About Ruapehu

Image - GNS Science

Mt Ruapehu, Southern slopes

Mt Ruapehu is the largest active volcano in New Zealand and is located at the southern end of the Taupo Volcanic Zone. , Ruapehu is the highest peak in the North Island (2797m), with several subsidiary peaks and several small glaciers.

Three summit craters have been volcanically active in the last 10,000 years. The active vent is now beneath the crater lake of South Crater. The crater lake contains warm, acidic water that is fed by snow melt.

Ruapehu is a stratovolcano (composite cone volcano) made of successive layers of andesite lava and ash deposits. The mountain is surrounded by a ring plain of volcanic material from lahars, landslides and ash falls. Tephra ranging in size from dust (ash fall) to bombs and blocks are produced in every eruption. Usually the crater lake causes magma to cool and fragment (explode) quickly and violently leading to fine ash eruptions. There are frequent lahars during eruptions or later due to collapse of the crater lake wall.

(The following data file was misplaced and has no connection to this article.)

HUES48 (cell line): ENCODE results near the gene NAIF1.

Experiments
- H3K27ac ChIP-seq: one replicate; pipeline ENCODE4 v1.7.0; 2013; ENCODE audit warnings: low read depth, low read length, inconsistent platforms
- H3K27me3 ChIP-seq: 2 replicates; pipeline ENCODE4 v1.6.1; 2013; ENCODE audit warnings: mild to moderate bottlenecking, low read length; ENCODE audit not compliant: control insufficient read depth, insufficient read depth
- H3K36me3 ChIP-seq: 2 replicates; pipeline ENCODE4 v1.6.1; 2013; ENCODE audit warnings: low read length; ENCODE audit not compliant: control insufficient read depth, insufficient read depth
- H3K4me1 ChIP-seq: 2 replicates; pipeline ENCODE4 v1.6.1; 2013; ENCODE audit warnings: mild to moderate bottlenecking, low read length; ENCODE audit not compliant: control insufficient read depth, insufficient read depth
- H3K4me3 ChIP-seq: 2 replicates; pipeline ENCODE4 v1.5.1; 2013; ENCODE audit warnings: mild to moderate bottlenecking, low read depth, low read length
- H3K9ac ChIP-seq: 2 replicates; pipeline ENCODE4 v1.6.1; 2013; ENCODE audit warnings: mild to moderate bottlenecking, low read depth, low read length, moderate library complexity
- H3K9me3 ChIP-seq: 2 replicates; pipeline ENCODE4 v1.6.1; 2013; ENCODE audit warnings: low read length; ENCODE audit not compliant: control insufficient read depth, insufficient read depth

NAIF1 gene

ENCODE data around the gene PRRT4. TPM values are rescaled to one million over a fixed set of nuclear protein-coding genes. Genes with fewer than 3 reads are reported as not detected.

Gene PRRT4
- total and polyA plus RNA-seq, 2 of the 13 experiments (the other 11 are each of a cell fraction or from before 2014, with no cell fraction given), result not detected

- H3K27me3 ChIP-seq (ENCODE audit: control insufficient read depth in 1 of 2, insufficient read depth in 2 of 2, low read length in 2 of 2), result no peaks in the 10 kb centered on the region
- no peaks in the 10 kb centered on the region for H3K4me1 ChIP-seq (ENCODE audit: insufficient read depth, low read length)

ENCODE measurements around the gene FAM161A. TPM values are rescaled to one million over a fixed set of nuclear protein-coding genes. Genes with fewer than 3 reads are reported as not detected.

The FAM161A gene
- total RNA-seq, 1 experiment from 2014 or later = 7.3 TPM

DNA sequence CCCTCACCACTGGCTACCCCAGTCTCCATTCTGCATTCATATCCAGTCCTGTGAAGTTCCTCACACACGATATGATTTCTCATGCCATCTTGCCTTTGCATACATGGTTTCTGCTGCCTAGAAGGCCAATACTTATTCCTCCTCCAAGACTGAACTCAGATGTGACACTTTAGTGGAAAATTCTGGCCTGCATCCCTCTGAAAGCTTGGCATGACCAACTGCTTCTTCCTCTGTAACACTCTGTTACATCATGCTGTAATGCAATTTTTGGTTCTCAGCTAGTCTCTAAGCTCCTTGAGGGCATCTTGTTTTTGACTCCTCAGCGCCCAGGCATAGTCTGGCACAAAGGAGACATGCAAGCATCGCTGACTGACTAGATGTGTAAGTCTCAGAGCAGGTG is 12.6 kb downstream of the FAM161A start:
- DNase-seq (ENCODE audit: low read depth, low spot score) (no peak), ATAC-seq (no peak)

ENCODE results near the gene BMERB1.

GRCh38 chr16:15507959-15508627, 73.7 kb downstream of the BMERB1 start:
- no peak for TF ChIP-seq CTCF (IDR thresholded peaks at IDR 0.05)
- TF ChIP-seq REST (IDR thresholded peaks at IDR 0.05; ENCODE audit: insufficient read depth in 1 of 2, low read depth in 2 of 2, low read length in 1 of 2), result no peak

Download: VolcanoFactSheets Ruapehu.pdf (547.52 kB)

Past events:

  • 25 September 2007: An explosive eruption, lasting about 7 minutes. During the eruption explosions spread ash, rocks and water across the summit area, producing lahars in two valleys including one in the Whakapapa ski field. In contrast with the previous eruptions in 1996, there was no high ash plume to produce ash fallout over a wide area.
  • 18 March 2007 : the long predicted dam break lahar occured.
  • 4 October 2006: Very small eruption leading to wash up of the lake several metres along the shore line in the crater.